“This marks the first joint venture negotiated under the One Billion Trees programme with Ngati Hine Forestry Trust and Te Uru Rakau (Forestry New Zealand) committed to working together on this commercial venture,” Shane Jones said.
“This will be a boost to the local economy and will provide employment opportunities and better social outcomes for the whole region. We’ll plant 500,000 pine trees this year, with a further 2 million planted over the next three years.
“In addition, up to 465 hectares of Manuka will be planted on Ngati Hine Forestry Trust land. At the end of two years a substantial commercial Manuka plantation will be in place with an apiculture business developed to help the Trust diversify its land use.
“This will provide essential work experience for young people, helping them to build a strong foundation for a forestry career. Over two years, up to forty people will participate in the training programme, developing the skills and qualifications they need to succeed.
“We’ll invest $1.9 million in the Manuka planting initiative, with the potential that the training programme developed could also be used in other regions nationwide.
“This initiative supports the Trust’s plans to establish and grow future opportunities for higher skilled and better paid jobs in Northland. It will help create economic resilience in the region and improve the quality of their land for future generations.
“The One Billion Trees programme is more than an investment in trees. It’s about providing an important investment in our people, our regional communities, and our environment,” Shane Jones said.
“It’s great news that Te Uru Rakau, and Ngati Rehia are committed to work towards a commercial forestry rights agreement following the signing of a Memorandum of Understanding between the parties,” said Shane Jones.
“Through the Provincial Growth Fund, we’ll also invest $288,000 to explore the establishment of a kauri sanctuary – free from kauri dieback – on about 45 hectares of sheltered Ngati Rehia land.
“This is another example of this Government pursuing genuine partnerships to support Maori economic development."
CSIRO: New climate change tool for forestersPredict forestry climate change with the click of a mouse with new tool - Forest managers will be able to gauge the likely effect of climate change on growing conditions in their specific areas with a new interactive online tool developed by the CSIRO with funding from Forest & Wood Products Australia.
The free Forest Climate Risk Tool provides information on factors such as the likely periods of drought, rainfall, number of heatwave days, temperatures and fire risk in detail down to a 5km x 5km grid of almost all forested and plantation areas of Australia.
The best available scientific models for climate change have been used in developing the tool, which enables users to see both the “most likely” result and a range of other possible results for 2030, 2050 and 2070, as opposed to the current situation.
CSIRO Research Scientist, Dr Patrick Mitchell, said the tool was intended to increase the industry’s awareness of climate change and, ultimately, to manage risk and improve productivity.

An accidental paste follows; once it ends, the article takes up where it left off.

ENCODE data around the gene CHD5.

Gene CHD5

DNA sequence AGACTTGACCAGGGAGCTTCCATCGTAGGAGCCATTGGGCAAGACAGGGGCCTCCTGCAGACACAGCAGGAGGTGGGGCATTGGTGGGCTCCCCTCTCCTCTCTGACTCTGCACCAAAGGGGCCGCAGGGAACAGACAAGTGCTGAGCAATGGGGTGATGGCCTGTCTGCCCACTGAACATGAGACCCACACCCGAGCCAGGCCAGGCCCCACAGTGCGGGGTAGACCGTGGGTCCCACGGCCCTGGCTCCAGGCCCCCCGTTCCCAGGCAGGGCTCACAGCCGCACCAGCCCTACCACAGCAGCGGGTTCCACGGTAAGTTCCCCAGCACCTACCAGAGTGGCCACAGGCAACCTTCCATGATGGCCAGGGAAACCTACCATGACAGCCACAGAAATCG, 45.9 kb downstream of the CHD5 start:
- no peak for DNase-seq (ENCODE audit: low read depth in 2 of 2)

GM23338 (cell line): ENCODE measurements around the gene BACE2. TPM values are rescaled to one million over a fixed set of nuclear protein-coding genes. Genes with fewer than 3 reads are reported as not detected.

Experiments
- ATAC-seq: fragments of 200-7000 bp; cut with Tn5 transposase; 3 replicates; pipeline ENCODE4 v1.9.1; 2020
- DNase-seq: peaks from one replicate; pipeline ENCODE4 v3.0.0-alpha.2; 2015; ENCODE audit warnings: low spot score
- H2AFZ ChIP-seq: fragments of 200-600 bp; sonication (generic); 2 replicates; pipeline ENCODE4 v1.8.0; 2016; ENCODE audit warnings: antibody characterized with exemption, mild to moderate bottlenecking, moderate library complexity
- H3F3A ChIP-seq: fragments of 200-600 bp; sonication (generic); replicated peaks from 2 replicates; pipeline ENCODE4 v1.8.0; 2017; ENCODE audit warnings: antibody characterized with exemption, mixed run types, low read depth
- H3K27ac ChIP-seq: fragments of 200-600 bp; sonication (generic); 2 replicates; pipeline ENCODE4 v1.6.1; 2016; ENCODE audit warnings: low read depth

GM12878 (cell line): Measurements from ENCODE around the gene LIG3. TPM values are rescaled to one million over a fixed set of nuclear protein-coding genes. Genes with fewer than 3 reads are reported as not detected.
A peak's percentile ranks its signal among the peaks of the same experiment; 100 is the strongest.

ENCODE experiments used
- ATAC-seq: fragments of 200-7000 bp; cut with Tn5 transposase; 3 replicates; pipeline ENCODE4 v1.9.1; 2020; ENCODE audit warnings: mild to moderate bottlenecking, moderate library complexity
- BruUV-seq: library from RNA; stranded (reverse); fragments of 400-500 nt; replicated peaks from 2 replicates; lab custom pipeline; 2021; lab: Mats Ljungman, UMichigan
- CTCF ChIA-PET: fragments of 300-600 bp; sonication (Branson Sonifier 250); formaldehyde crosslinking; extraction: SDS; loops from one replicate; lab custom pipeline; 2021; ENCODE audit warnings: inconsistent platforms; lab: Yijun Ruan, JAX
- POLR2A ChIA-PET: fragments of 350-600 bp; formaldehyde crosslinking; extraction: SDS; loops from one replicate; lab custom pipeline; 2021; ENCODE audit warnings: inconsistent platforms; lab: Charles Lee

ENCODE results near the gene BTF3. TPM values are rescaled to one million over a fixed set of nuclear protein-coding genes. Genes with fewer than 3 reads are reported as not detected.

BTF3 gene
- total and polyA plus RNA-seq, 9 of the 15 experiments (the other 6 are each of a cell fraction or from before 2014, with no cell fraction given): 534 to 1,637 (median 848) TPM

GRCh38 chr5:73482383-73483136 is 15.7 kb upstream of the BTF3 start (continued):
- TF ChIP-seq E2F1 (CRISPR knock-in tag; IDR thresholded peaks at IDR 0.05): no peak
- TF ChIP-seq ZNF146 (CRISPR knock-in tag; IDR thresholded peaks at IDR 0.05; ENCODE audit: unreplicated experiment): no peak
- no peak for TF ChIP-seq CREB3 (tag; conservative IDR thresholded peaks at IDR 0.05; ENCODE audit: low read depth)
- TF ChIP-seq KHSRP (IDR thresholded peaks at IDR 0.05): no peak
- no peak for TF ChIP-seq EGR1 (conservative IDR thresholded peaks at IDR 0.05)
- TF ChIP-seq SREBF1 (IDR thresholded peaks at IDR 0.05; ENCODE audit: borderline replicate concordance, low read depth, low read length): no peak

“We’ve tried to make the tool really easy to use, without compromising its scientific integrity. There are also user videos on the site as well as a written user guide,” he said.
“Climate change is particularly crucial for forestry because there’s such a long lag between planting and harvesting. We’re hoping this tool will mean that forest managers can make more informed decisions.”
In addition to probing results for particular locations or areas, the Forest Climate Risk Tool enables forest managers to explore climate change by questions and by themes.
The themes are: temperature; rainfall and drought; and heatwaves and fire danger. The questions relate to changes in the planting window; water and heat stress over the rotation; climate drivers related to pests; and fire danger.
General Manager of Forest Resources at HVP Plantations, Tony O’Hara, said the firm had an increasing focus on the threat that climate change could pose to 170,000 hectares they have under plantation in Victoria.
“The risks in terms of fire, pests, diseases, planting timing and even care of staff in the field could all change with the climate, making it valuable to have information on predicted variations in climate and the likelihood of extreme events. The next step is to work on what we can do to accommodate that future situation.
“This complements other work we’re doing, for example increasing the resilience of trees and working with land owners outside our plantations to reduce fire risk.
“Using this new tool, we have established some level of comfort that we are going to be able to grow trees in future in most of our current areas.
“The next step in using the tool would be to input data from it into other systems such as CABALA (which models tree growth) and the Phoenix Rapid Fire bushfire modelling tool.”
The steering committee for the project included representatives of HQPlantations, Forico, NewForests, HVP Plantations and the Forestry Corporation of NSW.
You can request access to the tool here.
Case study – Mount Gambier, SA, in 2050 (most likely scenario) compared to the previous 30 years.
Two degrees increase in annual temperature – 16 degrees in 2050 vs 14 degrees now. Five per cent reduction in annual rain – 763mm in 2050 vs 803mm now Four more high fire danger days per year – 31 in 2050 vs 27 a year now. Five more days over 35 degrees per year – 12 in 2050 vs 7 a year now.